The Canadian government ruthlessly cracked down on peaceful protesters demonstrating against the government’s draconian COVID-19 mandates. And the powers that be are unfreezing the accounts of some organizers, participants and donors now that other Canadians are suing for damages.
Out of the frying pan and into the fire. The freedom convoy’s peaceful protest may be routed, but the trials of its participants are far from over. “The federal government says the [Royal Canadian Mounted Police] are working with financial institutions to ‘unfreeze’ bank accounts locked by emergency orders that targeted people who organized, participated in, or donated to the so-called Freedom Convoy blockades,” Canadian news outlet Toronto Star reported Feb. 22.
However, their battles have only just begun, as “a group of Ottawa citizens, businesses, and employees who are suing key organizers of the so-called Freedom Convoy 2022 won a sweeping order to preserve their ability to recover damages.”
Rather than just the boot of government authority, Canada has declared citizens are free to sue convoy protestors, organizers and donors into oblivion. Judge Calum MacLeod of the Ontario Superior Court of Justice reportedly explained his rationale: “Even if the defendants are ultimately found to be lawfully exercising constitutional rights of protest and dissent, it does not follow that in the exercise of those rights they do not have responsibilities to their fellow citizens.”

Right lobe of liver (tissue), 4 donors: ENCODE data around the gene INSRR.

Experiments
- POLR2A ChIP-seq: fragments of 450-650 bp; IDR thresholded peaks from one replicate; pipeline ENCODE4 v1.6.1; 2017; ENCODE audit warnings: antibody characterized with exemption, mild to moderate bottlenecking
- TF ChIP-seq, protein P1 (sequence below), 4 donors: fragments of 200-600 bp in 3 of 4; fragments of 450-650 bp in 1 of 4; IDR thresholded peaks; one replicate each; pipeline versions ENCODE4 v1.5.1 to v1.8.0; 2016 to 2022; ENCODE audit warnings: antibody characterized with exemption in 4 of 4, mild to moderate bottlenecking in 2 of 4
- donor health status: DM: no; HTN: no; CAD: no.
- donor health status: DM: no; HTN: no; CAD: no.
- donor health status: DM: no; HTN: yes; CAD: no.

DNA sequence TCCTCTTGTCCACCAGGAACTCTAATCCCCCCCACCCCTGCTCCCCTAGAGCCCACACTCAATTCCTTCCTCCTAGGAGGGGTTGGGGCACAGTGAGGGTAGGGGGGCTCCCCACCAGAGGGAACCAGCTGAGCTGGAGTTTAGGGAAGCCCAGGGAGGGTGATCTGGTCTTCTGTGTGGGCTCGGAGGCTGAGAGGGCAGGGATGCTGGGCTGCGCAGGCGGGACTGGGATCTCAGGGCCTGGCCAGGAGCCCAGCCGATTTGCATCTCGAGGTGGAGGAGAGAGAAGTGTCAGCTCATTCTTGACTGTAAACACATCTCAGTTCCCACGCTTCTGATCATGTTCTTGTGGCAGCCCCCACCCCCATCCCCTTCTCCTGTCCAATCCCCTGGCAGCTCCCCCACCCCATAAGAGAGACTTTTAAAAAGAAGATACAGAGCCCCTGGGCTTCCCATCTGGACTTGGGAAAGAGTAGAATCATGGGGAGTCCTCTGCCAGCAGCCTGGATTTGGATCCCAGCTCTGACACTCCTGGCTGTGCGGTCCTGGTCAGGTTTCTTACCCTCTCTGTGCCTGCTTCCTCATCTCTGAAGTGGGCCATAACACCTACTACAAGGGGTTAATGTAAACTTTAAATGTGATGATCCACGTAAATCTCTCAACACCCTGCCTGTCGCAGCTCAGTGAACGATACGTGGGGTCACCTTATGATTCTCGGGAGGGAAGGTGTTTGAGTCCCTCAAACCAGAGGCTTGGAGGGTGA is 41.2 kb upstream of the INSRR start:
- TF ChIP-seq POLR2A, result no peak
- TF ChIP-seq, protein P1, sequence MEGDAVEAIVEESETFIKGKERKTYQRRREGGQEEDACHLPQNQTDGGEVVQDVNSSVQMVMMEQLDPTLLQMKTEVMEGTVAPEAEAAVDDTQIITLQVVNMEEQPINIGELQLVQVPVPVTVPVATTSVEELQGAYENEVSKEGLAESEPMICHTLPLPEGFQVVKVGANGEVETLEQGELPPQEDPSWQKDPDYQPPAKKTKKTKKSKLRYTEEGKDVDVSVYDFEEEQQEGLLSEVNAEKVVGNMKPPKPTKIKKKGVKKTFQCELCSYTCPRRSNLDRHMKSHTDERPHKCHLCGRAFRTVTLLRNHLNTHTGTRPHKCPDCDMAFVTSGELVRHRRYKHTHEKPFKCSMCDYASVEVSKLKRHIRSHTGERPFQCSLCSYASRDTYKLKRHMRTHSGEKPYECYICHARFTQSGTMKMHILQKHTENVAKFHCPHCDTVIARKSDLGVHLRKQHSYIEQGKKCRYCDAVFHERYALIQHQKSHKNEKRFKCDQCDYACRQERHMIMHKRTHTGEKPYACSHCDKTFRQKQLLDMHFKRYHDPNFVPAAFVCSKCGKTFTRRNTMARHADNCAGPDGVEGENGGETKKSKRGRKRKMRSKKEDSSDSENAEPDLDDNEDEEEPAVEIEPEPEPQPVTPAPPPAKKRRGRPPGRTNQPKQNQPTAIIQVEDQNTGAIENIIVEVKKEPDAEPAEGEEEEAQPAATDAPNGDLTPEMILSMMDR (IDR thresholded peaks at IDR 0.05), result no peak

The Star reported that over 200 accounts and a massive amount of assets had been frozen: “The Department of Finance officials said the emergency order issued by the Trudeau government led to between 206 to 210 accounts being frozen, totalling some $7.8 million.” The Star summarized further that money and assets in multiple forms had been frozen on a wide scale:
“On Monday, the RCMP said it had frozen 219 financial ‘products’ and disclosed 57 ‘entities,’ along with the ‘addresses of 253 bitcoin shared with virtual currency exchangers; and, the proactive freezing of the account of a payment processor for a value of $3.8M by a financial institution.’”
The jury is out on whether American victims will ever be able to sue radical left-wing rioters who caused $2 billion in damages across America in 2020 or against activists who reportedly burned churches across Canada in 2021.
Canadian Deputy Prime Minister Chrystia Freeland initially announced that banks and payment processors would have the power going forward to freeze bank accounts associated with Canadian Freedom Convoy protestors without a court order. The action allowed the state to seize bank accounts of Prime Minister Justin Trudeau's political opponents without a court order, and remove “any citizen's recourse to the courts,” Rebel Media founder Ezra Levant said. Freeland also declared crypto wallets could be frozen as well.
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